Friendship with Houston

When the young Sam Houston came to live with the Cherokee on Hiwassee Island in 1809, Jolly adopted him and acted as his father in the Cherokee Nation. Jolly gave Houston the Cherokee name of Ka'lanu, meaning 'the Raven'. Houston later returned to his family in Maryville, Tennessee, but he lived once again with the Cherokee in the west during the late 1820s and early 1830s.

Achievements as Principal Chief

In 1828, during Jolly's term of office, the Cherokee Nation—West adopted a constitution establishing a tripartite government, much like that previously adopted by the Cherokee Nation—East (1827). That same year, most of the western Cherokee were moved from Indian Reserve areas in the Arkansas Territory to the newly established Indian Territory (in present-day Oklahoma).

In his role as leader, Jolly frequently raised issues of security and treaty rights with both U.S. government officials in Washington DC and with Arkansas territorial authorities. Shortly after being named president, Jolly wrote to Arkansas governor George Izard in alarm over rumors that the governor was about to broach the subject of the sale of Cherokee lands in Arkansas. Jolly advised the governor that the Cherokee had no lands whatsoever that they wished to sell and that, furthermore, the U.S. government was in arrears in meeting its financial obligations left over from the previous treaty of 1817. For a decade, he used diplomatic means to fend off pressures from American settlers and government representatives to restrict Cherokee lands in Arkansas and eventually to force the Arkansas Cherokee to move again out of Arkansas and into Indian Territory.[3]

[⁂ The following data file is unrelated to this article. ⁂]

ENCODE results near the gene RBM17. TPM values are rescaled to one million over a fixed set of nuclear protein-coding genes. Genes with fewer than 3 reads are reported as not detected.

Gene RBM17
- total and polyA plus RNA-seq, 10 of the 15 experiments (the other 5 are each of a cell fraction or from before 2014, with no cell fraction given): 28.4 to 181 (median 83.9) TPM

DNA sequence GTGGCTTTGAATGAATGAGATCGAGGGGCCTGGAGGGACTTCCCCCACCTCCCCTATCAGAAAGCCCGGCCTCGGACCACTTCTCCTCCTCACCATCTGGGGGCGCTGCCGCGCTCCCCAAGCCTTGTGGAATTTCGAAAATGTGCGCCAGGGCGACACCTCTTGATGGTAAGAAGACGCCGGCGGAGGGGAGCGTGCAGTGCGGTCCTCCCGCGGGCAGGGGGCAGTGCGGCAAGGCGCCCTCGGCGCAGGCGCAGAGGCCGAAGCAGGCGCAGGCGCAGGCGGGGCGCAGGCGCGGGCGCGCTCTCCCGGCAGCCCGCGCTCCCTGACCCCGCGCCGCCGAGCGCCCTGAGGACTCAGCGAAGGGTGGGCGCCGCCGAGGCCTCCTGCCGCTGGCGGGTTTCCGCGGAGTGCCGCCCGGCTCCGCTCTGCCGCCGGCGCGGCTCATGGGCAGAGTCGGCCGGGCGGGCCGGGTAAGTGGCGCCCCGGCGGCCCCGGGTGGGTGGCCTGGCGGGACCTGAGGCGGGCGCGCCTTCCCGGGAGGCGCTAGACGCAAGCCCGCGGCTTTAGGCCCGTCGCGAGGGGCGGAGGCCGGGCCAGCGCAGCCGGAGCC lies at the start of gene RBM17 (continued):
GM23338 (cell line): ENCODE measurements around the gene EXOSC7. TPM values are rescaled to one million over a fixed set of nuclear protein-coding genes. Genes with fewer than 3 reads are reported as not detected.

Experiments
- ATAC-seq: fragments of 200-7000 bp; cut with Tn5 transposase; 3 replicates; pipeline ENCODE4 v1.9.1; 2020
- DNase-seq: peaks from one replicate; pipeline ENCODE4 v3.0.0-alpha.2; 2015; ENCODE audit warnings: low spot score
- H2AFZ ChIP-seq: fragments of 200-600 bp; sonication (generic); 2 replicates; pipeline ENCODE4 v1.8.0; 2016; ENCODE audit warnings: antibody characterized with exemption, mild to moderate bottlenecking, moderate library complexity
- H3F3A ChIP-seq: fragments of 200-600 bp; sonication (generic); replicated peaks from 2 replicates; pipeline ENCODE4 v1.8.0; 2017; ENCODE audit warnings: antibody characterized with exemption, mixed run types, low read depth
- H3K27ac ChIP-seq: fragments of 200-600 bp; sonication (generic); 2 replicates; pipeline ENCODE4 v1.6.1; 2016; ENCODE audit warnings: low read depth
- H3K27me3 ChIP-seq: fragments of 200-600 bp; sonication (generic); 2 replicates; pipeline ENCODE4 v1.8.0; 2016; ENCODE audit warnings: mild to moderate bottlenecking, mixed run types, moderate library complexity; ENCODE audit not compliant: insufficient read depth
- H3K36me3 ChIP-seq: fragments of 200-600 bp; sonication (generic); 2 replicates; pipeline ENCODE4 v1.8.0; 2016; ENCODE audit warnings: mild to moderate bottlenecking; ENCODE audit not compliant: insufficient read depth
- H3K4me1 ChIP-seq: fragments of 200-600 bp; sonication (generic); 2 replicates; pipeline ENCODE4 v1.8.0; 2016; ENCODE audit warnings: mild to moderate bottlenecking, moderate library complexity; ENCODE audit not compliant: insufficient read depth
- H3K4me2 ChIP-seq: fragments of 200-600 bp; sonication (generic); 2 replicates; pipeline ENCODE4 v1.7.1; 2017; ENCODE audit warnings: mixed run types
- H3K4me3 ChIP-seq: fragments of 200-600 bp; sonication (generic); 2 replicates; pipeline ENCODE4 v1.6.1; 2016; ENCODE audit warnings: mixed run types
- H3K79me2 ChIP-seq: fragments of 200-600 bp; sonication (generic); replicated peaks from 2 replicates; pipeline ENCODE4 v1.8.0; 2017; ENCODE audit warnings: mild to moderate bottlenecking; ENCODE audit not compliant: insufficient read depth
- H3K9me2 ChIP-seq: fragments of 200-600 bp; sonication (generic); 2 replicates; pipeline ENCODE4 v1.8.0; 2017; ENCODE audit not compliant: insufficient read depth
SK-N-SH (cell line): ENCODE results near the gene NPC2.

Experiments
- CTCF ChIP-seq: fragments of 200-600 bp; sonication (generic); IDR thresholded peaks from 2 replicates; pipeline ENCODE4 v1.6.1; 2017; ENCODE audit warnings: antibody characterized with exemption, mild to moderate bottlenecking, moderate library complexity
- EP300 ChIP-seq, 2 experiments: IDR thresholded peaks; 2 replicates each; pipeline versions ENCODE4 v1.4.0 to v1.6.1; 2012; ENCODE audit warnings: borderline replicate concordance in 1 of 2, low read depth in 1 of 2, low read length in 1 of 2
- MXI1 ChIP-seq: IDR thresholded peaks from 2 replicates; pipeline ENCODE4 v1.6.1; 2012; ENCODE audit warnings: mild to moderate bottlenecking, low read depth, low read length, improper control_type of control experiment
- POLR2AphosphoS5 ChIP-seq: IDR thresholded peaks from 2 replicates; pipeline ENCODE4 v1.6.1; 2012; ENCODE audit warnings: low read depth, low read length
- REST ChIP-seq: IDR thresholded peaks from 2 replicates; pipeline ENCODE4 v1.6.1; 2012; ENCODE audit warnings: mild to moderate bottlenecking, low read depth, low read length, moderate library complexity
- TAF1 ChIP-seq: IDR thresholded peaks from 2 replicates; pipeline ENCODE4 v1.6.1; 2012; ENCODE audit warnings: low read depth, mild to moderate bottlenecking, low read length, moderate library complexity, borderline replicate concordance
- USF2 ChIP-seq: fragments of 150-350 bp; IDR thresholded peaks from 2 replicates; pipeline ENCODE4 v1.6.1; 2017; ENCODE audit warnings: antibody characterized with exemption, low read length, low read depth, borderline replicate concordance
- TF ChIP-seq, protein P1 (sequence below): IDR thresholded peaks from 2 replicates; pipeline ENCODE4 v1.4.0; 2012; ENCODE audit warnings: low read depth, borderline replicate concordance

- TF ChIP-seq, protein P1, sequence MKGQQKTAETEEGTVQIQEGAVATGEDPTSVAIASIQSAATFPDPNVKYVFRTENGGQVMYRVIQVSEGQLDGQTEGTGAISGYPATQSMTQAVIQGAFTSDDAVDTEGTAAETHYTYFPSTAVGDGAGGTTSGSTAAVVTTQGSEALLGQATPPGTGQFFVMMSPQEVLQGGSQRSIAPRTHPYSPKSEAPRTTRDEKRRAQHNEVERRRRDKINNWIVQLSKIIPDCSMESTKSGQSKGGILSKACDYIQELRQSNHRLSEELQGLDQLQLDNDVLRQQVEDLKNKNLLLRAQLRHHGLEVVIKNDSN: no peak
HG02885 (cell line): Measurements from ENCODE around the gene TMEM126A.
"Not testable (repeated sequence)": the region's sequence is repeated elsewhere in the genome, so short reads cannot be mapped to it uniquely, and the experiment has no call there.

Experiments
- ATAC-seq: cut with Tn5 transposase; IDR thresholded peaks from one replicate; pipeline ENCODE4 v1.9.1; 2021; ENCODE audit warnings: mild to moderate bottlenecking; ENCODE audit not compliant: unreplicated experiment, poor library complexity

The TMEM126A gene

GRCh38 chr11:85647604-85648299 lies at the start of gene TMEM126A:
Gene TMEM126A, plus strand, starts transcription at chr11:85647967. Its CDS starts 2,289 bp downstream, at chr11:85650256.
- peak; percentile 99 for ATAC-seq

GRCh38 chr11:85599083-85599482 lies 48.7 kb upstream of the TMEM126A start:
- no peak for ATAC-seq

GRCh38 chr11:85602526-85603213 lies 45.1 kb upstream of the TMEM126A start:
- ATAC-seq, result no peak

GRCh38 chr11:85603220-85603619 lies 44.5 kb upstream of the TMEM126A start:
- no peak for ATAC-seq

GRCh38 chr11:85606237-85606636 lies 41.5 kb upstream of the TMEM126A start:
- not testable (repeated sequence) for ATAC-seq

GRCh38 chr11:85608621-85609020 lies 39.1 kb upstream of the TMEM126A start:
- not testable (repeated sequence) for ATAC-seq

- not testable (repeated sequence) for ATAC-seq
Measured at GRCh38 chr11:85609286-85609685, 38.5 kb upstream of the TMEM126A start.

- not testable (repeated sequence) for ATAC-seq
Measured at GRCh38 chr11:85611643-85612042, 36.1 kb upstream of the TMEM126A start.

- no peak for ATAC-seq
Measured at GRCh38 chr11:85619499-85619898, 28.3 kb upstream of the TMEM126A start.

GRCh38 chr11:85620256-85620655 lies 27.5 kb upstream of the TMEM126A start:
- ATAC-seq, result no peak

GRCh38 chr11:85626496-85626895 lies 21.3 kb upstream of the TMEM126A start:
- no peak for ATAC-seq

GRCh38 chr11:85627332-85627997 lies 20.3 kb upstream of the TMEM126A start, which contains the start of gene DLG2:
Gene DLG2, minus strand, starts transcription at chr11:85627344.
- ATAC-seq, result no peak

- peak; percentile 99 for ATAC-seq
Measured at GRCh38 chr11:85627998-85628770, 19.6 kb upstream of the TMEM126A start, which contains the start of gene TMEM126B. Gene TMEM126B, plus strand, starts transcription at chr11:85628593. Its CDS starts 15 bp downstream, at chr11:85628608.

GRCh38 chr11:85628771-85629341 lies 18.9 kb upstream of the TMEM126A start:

One writer states that much of Jolly's success as Chief "was due to the counsel and support of John Rogers", his brother-in-law and Cherokee headman.[4]

Jolly served as Principal Chief until his death in December 1838. He was succeeded by John Looney, who had been his assistant principal chief.

Legacy

Hiwassee Island, at the mouth of the Hiwassee River where it meets the Tennessee, used to be commonly known as "Jolly's Island" after the Cherokee leader. Residents in the area sometimes still call it that.

See also

  • Sequoyah
  • Eastern Band of Cherokee Indians
  • United Keetoowah Band of Cherokee Indians

Notes

  1. ^ "About the Nation: John Jolly". Cherokee Nation, The Official Website of the Cherokee Nation. Retrieved 2012-11-28.
  2. ^ Gaston L. Litton (1937-09). "The Principal Chiefs of the Cherokee Nation". Chronicles of Oklahoma 15 (7). Retrieved 2012-11-28.
  3. ^ "John Jolly (?–1838)". Encyclopedia of Arkansas. Retrieved 2012-11-28.
  4. ^ John Bartlett Meserve. "Chief Thomas Mitchell Buffington and William Charles Rogers". Chronicles of Oklahoma. Retrieved 2012-11-28.

Sources

  • McLoughlin, William G. Cherokee Renascence in the New Republic. (Princeton: Princeton University Press, 1992).
  • Wilkins, Thurman. Cherokee Tragedy: The Ridge Family and the Decimation of a People. (New York: Macmillan Company, 1970).

External links

John Jolly, Cherokee Nation Official Website

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John (Ahuludegi) Jolly, Principal Chief's Timeline

1838
December, 1838
Webbers Falls, Oklahoma
????
Cayuga town on Hiwassee Island in present-day Hamilton County, Tennessee